This article analyses explorations of social and environmental problems and solutions in artistic representations of the Indonesian countryside and rural society, culture, and wisdom. It focuses on urban–rural creative collaborations that combine traditional culture and knowledge with modern technology and media, such as drones and the Internet, to empower local communities, promote artistic innovation, and enhance environmental sustainability. It seeks to demonstrate that contemporary art and media strengthen the urban–rural network and the accessibility and exchange of creative ideas and information. At the same time, the author argues that some of the causes of cultural conflict and anthropogenic disaster are embedded in forms of audio-visual representation itself. The display of urban–rural encounters in art festivals and social media can even instigate new forms of surveillance, and power and knowledge hierarchies, or reinforce regimes of consumer culture, partially responsible for the very problems the audio-visual representations and collaborations seek to address.
Research on emotion in anthropology has been supplanted by an ethnographic turn toward ‘subjectivity’, ‘embodiment’, ‘personhood’, and ‘experience’. In this article, I explore how these interrelated modes of analysis can help ethnographers to better understand the cultural processes that constitute how people feel. I show that among my Christian Dusun interlocutors in Ranau, Malaysian Borneo, the interactive engagement between subjects and their environment determined the vectors of emotional possibility in terms of belief. The intersection of religious objects (God, the Holy Spirit, Satan) and mutual obligations in the community produce what I refer to as the ‘faith network’. I trace these collective attachments to consider how ‘believing in’ regulates feeling in relation to situations of crisis, impasse, and tragedy. The combined efforts of my interlocutors, I suggest, created an active commitment that pulsated through the faith network, which sustained an intensive and defining mode of their relational experience.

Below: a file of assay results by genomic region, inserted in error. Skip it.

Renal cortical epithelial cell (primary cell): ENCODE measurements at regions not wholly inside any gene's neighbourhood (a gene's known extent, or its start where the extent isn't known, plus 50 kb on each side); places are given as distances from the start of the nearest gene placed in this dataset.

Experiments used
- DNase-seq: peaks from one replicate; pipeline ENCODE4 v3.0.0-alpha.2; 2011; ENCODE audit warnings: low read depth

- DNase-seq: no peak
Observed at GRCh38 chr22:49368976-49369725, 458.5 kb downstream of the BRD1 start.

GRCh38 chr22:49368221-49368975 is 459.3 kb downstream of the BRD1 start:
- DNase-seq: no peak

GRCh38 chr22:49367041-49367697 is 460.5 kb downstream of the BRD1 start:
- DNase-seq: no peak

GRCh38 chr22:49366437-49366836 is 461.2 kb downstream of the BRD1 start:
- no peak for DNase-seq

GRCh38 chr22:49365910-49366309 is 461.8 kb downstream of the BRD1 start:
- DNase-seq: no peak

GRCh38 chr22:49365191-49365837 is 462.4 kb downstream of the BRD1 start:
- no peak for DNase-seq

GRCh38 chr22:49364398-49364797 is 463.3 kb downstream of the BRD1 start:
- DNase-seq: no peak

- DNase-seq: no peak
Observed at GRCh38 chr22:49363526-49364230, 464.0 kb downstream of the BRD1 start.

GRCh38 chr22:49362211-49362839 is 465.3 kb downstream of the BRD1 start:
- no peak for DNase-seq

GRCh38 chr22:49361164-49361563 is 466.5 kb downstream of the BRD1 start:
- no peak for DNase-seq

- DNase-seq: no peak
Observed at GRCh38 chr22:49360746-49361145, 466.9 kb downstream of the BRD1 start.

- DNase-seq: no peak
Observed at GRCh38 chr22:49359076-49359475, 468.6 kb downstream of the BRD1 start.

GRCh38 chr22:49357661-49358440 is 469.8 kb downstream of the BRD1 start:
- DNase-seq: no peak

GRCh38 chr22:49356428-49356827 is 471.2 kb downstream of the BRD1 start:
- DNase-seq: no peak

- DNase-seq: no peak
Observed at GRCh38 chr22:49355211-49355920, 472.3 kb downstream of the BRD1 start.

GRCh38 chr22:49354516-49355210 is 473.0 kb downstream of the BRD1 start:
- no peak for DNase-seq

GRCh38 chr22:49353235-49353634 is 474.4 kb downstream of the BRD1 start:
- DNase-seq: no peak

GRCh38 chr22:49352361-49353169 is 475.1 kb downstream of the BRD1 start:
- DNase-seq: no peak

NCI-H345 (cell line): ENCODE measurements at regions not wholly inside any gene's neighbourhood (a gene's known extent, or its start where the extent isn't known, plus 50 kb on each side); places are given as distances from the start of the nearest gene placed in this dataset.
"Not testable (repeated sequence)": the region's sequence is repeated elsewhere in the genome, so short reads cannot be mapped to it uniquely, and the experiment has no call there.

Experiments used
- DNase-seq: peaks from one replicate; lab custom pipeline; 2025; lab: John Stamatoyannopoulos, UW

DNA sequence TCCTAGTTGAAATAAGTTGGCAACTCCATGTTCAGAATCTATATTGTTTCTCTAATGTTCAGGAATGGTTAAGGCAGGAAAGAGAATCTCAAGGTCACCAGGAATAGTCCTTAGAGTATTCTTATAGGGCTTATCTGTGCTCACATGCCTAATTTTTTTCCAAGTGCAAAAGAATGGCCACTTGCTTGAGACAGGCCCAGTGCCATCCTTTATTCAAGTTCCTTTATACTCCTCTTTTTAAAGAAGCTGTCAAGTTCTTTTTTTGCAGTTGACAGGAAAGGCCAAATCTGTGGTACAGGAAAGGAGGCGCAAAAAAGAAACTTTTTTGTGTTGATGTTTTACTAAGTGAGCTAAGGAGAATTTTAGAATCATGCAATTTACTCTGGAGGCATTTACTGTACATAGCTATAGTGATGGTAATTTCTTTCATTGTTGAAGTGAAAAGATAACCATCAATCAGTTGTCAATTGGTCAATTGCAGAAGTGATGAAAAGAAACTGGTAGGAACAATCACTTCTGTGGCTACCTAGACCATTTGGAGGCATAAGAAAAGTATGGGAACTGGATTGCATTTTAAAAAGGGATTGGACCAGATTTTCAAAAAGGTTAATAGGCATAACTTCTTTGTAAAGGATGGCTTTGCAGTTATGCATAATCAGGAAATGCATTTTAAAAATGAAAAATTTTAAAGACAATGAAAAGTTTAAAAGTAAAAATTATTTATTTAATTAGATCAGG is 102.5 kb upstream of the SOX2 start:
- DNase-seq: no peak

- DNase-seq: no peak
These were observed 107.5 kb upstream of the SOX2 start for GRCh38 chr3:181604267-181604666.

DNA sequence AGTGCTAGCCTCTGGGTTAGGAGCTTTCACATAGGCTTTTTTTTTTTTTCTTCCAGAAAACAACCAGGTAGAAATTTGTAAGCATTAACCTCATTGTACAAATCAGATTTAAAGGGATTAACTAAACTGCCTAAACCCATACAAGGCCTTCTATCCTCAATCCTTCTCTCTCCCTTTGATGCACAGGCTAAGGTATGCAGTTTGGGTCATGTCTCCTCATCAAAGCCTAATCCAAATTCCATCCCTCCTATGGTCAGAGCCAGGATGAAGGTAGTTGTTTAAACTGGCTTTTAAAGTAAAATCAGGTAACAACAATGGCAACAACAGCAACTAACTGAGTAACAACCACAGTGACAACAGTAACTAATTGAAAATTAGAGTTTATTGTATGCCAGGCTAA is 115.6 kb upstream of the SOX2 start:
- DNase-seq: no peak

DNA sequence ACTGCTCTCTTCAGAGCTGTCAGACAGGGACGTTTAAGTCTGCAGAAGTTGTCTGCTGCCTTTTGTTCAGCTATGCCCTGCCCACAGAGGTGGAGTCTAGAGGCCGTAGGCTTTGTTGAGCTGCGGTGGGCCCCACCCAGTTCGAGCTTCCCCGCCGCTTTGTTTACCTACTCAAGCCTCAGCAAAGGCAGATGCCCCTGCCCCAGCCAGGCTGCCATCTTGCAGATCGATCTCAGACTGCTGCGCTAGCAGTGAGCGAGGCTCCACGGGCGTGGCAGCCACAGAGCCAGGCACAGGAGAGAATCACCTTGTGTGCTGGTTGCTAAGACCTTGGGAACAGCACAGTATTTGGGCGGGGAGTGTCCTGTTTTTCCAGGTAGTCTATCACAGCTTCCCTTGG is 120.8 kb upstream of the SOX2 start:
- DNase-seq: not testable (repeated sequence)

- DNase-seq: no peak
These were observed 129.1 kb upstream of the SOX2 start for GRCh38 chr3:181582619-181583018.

This article adds to the discussion on the figure of the taṇḍa in Old Javanese literature, recently revived by Jiří Jákl in ‘The figure of the taṇḍa in Old Javanese literary and epigraphical records’, published in Bijdragen 175 (2019). In this contribution, the author clarifies his position on some points criticized by Jákl, and adds a few more thoughts on the elusive taṇḍa.